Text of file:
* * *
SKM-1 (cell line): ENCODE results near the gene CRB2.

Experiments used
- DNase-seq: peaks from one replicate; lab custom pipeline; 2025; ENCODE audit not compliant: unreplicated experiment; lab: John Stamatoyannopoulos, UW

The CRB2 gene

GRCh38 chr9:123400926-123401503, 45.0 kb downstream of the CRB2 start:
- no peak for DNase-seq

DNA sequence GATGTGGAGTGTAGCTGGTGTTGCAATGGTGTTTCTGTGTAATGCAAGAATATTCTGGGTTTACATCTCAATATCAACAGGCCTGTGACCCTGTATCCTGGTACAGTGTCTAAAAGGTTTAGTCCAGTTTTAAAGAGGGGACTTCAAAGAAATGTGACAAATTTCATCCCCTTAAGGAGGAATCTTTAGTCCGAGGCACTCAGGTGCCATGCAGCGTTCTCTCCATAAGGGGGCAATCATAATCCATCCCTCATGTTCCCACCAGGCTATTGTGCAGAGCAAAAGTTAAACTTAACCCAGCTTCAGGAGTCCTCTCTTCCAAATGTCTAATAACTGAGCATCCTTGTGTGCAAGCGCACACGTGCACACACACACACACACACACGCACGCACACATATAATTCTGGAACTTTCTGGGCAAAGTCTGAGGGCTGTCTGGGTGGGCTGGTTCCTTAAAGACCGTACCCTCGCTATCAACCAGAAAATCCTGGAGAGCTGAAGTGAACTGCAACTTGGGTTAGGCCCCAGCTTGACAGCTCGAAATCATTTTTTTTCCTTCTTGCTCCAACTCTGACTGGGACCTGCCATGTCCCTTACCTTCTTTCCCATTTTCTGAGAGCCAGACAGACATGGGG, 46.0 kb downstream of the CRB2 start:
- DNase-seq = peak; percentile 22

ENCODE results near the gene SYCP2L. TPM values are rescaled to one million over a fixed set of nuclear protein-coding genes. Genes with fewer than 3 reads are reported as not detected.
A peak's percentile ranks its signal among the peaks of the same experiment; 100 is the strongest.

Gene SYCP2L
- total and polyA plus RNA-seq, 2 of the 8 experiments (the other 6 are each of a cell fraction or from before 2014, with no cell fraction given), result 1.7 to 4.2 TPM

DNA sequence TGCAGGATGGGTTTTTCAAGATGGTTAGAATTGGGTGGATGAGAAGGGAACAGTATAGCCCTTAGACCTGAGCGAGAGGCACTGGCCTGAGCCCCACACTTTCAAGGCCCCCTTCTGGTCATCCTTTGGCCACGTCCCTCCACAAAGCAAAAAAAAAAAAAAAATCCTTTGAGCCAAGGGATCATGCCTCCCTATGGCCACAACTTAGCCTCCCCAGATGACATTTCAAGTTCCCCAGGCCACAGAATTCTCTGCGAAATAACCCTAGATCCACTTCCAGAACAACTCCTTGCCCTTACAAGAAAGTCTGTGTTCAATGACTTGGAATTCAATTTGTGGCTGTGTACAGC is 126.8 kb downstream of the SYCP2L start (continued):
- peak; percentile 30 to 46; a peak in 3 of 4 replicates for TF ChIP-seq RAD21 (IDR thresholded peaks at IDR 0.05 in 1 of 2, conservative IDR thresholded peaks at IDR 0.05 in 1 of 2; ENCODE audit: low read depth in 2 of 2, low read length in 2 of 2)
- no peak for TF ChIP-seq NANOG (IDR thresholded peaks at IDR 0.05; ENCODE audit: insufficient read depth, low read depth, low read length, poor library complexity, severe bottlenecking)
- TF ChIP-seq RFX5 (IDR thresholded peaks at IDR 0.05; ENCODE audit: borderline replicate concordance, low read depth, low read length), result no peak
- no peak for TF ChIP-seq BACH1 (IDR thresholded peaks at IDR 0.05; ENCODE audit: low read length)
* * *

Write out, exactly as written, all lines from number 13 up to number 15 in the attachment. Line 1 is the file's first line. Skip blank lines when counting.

DNA sequence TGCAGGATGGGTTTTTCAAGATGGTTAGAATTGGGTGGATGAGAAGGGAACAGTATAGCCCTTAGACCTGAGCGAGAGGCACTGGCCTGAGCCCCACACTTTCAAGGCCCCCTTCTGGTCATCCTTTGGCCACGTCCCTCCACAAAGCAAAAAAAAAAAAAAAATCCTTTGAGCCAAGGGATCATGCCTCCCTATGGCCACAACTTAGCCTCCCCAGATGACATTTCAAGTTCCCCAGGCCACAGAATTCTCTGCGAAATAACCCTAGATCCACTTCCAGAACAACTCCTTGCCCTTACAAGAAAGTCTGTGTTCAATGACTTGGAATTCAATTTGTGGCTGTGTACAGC is 126.8 kb downstream of the SYCP2L start (continued):
- peak; percentile 30 to 46; a peak in 3 of 4 replicates for TF ChIP-seq RAD21 (IDR thresholded peaks at IDR 0.05 in 1 of 2, conservative IDR thresholded peaks at IDR 0.05 in 1 of 2; ENCODE audit: low read depth in 2 of 2, low read length in 2 of 2)
- no peak for TF ChIP-seq NANOG (IDR thresholded peaks at IDR 0.05; ENCODE audit: insufficient read depth, low read depth, low read length, poor library complexity, severe bottlenecking)